Lessening Prednisone Side Effects

Side Effects Of Prednisone Can Be Controlled With A Few Precautions

Prednisone is a drug that is commonly used to treat many inflammatory conditions. It is often prescribed to treat the two major forms of inflammatory bowel disease (IBD)Crohn's disease and ulcerative colitis. The chief barrier to use of prednisone is its long list of potential side effects, many of which are visible or especially bothersome.

Some of these prednisone effects include: insomnia, mood swings, increased hair growth, facial swelling or "mooning", increased appetite, night sweats, acne, headaches, and weight gain. In more extreme cases, the long-term use of prednisone can lead to steroid dependency, bone density loss, and other permanent adverse effects. With all of these possible side effects, why would patients ever take this drug, and why would doctors prescribe it?

Prednisone Is a Steroid

Prednisone is part of a class of drugs known as corticosteroids, and is similar to cortisol, a type of steroid the body produces in the adrenal gland. It reduces inflammation in the body, which is why it is helpful in treating IBD, a condition that causes inflammation in the digestive tract. The good news is that prednisone often works quickly to reduce the inflammation and other symptoms of IBD including diarrhea and bleeding.

Discontinuing Prednisone

Care must be taken when lessening the dosage of prednisone—a patient should not stop taking it suddenly. The body stops or decreases its own production of cortisol, and slowly tapering the amount of prednisone taken daily allows the body to begin producing it again on its own. Tapering the dose of prednisone usually means lowering the dose by a certain amount every few days or even every week. The length of time to taper will depend on the starting dosage, and the amount of time the prednisone has been taken. At a higher dosage that has been taken for a long period of time, it may take months to taper down, while a short course (such as a few weeks) can be tapered down quicker.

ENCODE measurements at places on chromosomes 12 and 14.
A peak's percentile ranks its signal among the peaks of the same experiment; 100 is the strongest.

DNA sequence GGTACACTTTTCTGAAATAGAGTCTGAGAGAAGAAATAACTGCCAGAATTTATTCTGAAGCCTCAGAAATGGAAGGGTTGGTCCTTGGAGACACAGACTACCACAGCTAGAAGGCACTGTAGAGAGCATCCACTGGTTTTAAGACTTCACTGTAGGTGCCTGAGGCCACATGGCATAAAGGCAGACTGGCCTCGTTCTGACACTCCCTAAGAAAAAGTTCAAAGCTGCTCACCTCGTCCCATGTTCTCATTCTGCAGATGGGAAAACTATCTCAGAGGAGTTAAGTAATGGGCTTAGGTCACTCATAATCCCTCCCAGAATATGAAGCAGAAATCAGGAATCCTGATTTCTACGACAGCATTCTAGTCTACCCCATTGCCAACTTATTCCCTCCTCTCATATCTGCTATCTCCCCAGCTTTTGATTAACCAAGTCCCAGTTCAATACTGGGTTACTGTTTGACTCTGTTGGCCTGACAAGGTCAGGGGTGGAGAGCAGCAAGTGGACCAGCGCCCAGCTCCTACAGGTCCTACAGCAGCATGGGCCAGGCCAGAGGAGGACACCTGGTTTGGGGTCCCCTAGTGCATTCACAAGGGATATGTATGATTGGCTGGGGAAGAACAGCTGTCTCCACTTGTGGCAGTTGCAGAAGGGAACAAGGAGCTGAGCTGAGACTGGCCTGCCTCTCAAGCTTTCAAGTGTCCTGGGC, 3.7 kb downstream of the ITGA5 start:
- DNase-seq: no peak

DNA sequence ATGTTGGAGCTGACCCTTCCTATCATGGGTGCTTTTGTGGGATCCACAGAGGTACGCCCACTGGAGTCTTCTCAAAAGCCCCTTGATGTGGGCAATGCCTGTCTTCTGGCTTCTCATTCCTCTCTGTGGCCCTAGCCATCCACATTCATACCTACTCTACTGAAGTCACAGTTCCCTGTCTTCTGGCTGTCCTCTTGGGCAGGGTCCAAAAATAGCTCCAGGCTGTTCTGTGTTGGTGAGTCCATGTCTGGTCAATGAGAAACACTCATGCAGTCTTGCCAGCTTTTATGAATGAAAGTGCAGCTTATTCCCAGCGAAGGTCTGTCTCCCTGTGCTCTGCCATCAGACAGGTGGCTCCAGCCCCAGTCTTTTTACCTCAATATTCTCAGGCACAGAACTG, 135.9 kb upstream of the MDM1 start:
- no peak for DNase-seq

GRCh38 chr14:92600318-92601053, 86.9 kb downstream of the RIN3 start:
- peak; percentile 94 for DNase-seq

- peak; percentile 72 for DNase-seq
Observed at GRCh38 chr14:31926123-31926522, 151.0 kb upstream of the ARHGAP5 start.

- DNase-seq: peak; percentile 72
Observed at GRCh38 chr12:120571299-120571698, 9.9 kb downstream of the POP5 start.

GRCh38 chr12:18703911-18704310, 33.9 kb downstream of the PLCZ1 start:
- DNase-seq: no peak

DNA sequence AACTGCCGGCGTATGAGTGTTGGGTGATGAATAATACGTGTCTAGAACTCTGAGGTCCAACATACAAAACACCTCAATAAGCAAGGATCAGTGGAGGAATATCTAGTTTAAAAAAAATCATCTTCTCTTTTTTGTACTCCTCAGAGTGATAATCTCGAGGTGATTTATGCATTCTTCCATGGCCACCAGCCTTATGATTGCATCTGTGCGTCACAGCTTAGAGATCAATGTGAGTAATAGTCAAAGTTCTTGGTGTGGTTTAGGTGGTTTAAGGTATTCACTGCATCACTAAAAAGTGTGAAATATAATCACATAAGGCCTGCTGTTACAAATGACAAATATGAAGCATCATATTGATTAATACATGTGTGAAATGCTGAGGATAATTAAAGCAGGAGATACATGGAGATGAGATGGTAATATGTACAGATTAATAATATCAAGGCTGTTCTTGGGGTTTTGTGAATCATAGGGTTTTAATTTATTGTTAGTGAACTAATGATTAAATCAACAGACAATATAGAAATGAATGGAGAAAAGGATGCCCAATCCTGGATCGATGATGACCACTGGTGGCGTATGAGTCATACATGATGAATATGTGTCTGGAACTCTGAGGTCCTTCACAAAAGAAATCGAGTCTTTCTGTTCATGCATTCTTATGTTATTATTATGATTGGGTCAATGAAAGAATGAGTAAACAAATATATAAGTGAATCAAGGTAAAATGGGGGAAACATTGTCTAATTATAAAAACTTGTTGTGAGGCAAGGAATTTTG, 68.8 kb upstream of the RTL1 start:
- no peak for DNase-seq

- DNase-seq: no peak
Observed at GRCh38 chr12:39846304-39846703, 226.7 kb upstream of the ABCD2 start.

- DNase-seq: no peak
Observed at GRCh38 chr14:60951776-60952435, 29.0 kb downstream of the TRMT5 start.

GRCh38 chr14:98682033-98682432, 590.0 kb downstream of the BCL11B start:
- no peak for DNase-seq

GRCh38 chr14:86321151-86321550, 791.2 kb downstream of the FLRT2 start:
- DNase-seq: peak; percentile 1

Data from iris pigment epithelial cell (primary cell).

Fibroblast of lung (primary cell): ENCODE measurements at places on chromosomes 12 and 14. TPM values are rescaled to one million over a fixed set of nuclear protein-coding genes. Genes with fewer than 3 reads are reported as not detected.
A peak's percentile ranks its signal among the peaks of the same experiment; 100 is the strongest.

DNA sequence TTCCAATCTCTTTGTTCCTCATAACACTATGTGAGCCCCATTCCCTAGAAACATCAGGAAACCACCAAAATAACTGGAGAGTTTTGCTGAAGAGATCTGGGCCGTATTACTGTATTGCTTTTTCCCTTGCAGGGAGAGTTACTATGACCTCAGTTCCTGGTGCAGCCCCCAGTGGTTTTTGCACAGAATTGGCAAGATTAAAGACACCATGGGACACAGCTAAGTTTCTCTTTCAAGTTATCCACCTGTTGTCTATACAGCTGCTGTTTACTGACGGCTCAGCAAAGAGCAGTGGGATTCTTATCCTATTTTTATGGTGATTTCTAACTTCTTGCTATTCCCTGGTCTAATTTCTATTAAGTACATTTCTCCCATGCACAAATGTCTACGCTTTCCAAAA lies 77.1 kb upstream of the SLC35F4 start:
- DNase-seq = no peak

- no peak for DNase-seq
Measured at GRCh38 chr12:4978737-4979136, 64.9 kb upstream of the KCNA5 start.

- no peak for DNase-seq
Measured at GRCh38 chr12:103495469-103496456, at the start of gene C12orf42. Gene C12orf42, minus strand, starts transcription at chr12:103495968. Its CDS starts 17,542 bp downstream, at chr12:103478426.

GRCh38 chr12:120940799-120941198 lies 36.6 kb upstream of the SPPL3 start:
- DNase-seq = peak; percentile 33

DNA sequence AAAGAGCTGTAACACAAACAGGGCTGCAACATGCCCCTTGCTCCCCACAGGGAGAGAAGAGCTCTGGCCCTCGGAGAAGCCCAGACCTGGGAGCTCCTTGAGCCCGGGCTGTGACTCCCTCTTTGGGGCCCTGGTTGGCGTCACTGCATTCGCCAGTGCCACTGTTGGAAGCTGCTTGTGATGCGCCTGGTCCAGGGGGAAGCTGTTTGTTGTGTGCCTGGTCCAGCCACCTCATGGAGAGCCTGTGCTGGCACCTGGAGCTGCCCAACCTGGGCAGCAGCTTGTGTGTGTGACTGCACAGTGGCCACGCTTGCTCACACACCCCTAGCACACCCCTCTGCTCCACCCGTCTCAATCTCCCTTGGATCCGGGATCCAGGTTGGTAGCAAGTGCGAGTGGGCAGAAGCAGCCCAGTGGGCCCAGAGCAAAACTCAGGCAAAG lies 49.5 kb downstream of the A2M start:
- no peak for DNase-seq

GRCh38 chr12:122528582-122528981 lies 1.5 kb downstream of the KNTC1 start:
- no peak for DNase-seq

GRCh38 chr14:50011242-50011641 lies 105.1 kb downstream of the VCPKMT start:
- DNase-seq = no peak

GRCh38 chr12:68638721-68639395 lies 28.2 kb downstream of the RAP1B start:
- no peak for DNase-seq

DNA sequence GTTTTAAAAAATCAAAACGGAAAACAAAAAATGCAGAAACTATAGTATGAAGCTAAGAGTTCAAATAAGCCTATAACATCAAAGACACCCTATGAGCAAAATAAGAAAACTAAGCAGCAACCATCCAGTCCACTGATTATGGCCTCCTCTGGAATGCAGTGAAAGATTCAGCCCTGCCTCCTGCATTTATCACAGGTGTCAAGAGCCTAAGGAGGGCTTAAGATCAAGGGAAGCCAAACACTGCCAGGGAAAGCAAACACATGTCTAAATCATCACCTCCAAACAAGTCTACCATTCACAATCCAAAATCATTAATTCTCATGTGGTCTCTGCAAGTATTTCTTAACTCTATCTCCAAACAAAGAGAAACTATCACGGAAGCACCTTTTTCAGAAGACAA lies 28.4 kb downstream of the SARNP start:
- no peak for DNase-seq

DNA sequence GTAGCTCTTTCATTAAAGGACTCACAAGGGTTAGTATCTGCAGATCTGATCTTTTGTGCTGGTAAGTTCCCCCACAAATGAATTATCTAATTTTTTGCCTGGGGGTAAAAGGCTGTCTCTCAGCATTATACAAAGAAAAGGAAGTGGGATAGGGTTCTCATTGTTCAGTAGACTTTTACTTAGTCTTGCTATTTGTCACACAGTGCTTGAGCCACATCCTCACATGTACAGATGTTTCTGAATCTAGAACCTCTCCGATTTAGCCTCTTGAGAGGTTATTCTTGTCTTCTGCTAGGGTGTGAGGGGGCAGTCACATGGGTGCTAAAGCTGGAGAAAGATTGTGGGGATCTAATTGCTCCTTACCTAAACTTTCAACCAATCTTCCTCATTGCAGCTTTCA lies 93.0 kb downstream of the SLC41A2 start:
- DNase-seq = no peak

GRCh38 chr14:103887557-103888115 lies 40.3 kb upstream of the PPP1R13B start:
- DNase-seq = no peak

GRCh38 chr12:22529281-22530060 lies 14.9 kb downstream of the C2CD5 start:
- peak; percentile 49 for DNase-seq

Prescribing Prednisone In Children

Children taking prednisone are of special concern and require careful consideration. A child's growth rate may be impaired, ultimately resulting in the delay of puberty. Children who are taking prednisone for any length of time should be monitored closely for any signs of long-term side effects such as stunted growth in order to respond quickly.

Reducing Prednisone Side Effects

Prednisone has been proven to be effective in reducing inflammation, and patients who choose to take it should be aware of a few ways to combat the side effects.

  • Bone density loss. Supplementing a healthy diet with calcium will help to keep bones healthy through a course of prednisone. Ask your healthcare providers regarding the type and amount of calcium that's needed every day to combat bone loss.
  • Diet. Reducing salt intake can prevent side effects associated with fluid retention. Watching fat and calorie intake can help to prevent weight gain associated with steroids. Having a consultation with a nutritionist will be helpful in planning a diet to follow while taking prednisone.
  • Dosage. Talking to a gastroenterologist about the best time of day to take prednisone for maximum effectiveness and minimal discomfort could make a big difference. Taking all the doses of prednisone earlier in the day (only on the advice of a physician!) could reduce side effects such as insomnia or night sweats and taking it with meals could prevent stomach upset.
  • Support. Letting family and friends know about the side effects of prednisone can be beneficial to coping with emotional side effects. It may help for people to understand that it's the drug that's causing mood swings or irritability and that getting the disease gets under control and stopping the drug is going to help with these issues.
  • Tapering as soon as possible. As soon as possible, the dosage of prednisone should be lowered slowly until it is discontinued. A slow progression is necessary and the longer the drug has been taken, the slower the taper must be. For short courses of the drug, the taper down is usually done more rapidly. However, the goal should be to get the dose down low enough to where side effects are minimal, as quickly and as safely as possible.

A Note From Verywell

Some patients feel that the negative side effects of prednisone far outweigh the benefits that can be derived. It may quickly stop a flare-up of IBD in its tracks, but at the price of altered physical appearance, mental instability, and other health risks. It's not an easy choice, but every patient with IBD must make the decision to use prednisone based on his or her own needs in conjunction with a gastroenterologist.

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